Out-Law News 3 min. read

Guide to UK online children’s code scope published

The growing focus of regulators on ensuring children are safe to use online services has been brought into sharp focus with recent actions of the UK’s data protection authority, a technology law expert has said.

Meghan Higgins of Pinsent Masons was commenting after the Information Commissioner’s Office (ICO) opened a consultation on draft new guidance that aims to help information society service (ISS) providers determine whether their services fall within the scope of the UK’s children’s code, which the ICO oversees compliance with.

The draft new guidance is designed to help ISS providers determine whether children are likely to access their service. If children are likely to access an ISS, the provider must ensure compliance with the ICO’s children’s code, which was introduced in 2020 and is officially called the age appropriate design code.

The code not only applies to services intended for use by children but also to adult-only services that are nonetheless likely to be used by under-18s, even if they are not specifically targeted at those users.

ISS providers are obliged to assess whether their services fall within the scope of the code. The draft new guidance issued by the ICO clarifies, among other things, how providers can establish whether a ‘significant number’ of children are accessing their service – in which case the service falls in-scope.

The ICO said: “‘Significant’ in this context does not mean that a large number of children must be using the service or that children form a substantial proportion of your users. It means that there are more than a de minimis or insignificant number of children using the service.”

The ICO has set out ‘FAQs’ and a non-exhaustive list of factors that it encourages ISS providers to consider to determine whether the number of children accessing their service qualifies as ‘significant’.

It said internal analytics, business intelligence and market research might be used to get an insight into user behaviour and ultimately infer the age range of those users, that data concerning advertising that appears on their service might also help providers determine whether the ads are likely to appeal to children, and that complaints data might also provide an indication of the age of people accessing their service.

The ICO has also prepared a series of case studies that demonstrate how online dating, pornography, gaming, and social media ISS providers can assess whether their services are accessed by a “significant number of children” and ensure they are compliant.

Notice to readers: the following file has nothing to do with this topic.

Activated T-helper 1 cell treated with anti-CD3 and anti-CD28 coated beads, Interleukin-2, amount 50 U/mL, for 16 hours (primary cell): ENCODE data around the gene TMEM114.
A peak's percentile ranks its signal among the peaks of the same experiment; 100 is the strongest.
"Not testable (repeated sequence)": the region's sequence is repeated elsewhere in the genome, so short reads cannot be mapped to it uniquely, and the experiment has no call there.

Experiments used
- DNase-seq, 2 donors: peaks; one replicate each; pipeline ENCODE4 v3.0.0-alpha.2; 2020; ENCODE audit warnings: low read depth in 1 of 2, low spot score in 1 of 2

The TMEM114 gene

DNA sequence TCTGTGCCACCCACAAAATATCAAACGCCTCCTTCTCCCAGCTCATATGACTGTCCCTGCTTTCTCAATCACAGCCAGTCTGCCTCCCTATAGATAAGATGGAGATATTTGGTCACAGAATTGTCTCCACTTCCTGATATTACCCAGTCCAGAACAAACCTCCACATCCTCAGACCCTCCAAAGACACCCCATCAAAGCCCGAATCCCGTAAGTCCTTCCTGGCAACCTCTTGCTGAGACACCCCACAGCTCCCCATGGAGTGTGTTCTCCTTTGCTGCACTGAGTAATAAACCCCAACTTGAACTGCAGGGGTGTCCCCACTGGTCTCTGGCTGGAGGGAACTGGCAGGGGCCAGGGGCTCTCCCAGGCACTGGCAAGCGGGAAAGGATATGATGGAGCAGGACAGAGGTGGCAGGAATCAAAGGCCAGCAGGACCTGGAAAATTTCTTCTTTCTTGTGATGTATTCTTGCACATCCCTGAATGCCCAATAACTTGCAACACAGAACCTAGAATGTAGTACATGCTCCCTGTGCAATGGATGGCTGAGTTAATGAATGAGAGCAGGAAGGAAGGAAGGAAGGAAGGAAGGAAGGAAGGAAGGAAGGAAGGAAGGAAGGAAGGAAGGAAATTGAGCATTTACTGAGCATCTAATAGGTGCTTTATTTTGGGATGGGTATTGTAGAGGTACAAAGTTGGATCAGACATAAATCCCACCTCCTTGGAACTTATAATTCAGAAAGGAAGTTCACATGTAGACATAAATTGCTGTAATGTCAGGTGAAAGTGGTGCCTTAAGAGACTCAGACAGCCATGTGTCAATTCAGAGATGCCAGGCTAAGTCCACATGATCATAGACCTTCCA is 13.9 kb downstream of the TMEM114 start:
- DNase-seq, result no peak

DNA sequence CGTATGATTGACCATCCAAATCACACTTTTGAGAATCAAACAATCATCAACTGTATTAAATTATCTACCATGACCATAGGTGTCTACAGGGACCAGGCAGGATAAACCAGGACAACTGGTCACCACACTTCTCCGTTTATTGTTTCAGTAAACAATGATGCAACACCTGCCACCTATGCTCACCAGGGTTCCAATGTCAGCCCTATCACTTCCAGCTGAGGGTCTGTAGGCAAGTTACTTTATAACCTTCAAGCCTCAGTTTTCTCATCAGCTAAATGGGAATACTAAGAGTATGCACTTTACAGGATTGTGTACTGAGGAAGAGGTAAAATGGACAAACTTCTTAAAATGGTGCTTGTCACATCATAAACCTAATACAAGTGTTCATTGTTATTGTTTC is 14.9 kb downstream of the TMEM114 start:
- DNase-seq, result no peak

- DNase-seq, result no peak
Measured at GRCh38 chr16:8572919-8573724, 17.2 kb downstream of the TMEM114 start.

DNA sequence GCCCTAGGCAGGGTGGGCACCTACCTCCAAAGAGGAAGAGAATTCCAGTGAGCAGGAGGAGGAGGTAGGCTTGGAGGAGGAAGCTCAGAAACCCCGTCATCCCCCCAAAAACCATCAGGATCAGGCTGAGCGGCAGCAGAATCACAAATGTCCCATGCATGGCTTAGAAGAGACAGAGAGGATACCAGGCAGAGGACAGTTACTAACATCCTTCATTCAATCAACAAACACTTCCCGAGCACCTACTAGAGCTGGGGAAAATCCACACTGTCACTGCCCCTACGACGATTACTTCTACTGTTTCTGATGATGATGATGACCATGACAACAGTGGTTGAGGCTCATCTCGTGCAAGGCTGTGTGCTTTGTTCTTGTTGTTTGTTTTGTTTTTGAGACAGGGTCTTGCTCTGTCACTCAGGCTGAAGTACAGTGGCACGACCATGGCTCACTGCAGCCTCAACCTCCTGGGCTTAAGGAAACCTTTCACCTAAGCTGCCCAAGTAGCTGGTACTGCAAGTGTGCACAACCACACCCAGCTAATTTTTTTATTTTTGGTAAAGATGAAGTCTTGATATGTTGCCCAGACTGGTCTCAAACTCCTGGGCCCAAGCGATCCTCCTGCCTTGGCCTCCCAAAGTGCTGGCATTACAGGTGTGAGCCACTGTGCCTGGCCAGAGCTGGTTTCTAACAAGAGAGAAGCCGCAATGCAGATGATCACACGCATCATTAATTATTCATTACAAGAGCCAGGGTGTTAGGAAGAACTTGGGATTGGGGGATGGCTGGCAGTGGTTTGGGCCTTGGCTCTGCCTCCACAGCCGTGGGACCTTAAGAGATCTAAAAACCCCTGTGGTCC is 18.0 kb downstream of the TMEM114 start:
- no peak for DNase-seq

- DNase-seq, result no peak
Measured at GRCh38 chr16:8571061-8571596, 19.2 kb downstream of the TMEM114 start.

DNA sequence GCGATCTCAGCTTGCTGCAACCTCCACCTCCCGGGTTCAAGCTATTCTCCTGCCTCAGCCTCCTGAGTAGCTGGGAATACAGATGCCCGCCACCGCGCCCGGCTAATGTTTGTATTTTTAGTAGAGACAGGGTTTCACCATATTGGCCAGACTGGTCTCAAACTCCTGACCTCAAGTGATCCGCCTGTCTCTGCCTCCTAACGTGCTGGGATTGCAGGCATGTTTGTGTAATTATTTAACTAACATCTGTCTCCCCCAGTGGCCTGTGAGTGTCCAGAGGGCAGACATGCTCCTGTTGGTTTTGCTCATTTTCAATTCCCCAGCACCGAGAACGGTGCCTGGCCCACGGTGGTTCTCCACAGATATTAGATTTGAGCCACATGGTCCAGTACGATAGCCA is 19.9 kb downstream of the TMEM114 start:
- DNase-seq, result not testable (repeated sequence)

Higgins said: “The ICO’s consultation is consistent with an increasing focus amongst both law makers and the public on ensuring that there are protections for children and young people in the online world. This was also highlighted recently when MPs tabled an amendment to the Online Safety Bill, which is currently before the UK parliament, that would extend liability to senior managers at online services that had failed to engage with their safety duties in relation to children.”

Beyond the children’s code, the Online Safety Bill provides for in-scope service providers to carry out a children’s access assessment. If an in-scope service is judged to be ‘likely to be accessed by children’, the risk assessment and safety duties under sections 10 and 11 for regulated user-to-user services, and sections 24 and 25 for providers of regulated search services, of the Bill would apply.

Under the Bill, Ofcom would be required to publish guidance to assist providers in determining whether their services are ‘likely to be accessed by children’ and the first children’s access assessment must be completed within three months from the date the guidance is published by Ofcom. Lottie Peach, also of Pinsent Masons, said it is likely that the outcome of the ICO’s consultation will influence Ofcom’s thinking on setting guidance on children’s access assessments. Ofcom has announced that it will consult on the duties under the Bill to protect children from "legal but harmful" content in autumn 2023.

Peach said: “Now may be a good time for service providers that expect to fall within the scope of the Online Safety Bill’s children’s access requirements to engage with the ICO’s consultation and have their say on the guidance, as the outcome may well impact Ofcom’s approach when producing their guidance for the Bill.”

The ICO’s consultation on its draft guidance is open to feedback until 19 May 2023.

Separately, on Tuesday the ICO announced that it had imposed a £12.7 million fine on TikTok after it considered that the company breached obligations the company was subject to under the UK General Data Protection Regulation (GDPR), between May 2018 and July 2020. It found that, during this period, TikTok had provided its services to UK children and processed their personal data without obtaining the consent or authorisation to do so from the kids’ parents or carers. It also identified failings in relation to the information shared with users to explain how their data is collected, used, and shared, and further considered that UK users’ data had not been processed lawfully, fairly and in a transparent manner. TikTok has said it disagrees with the findings and is reviewing its next steps, according to the BBC.

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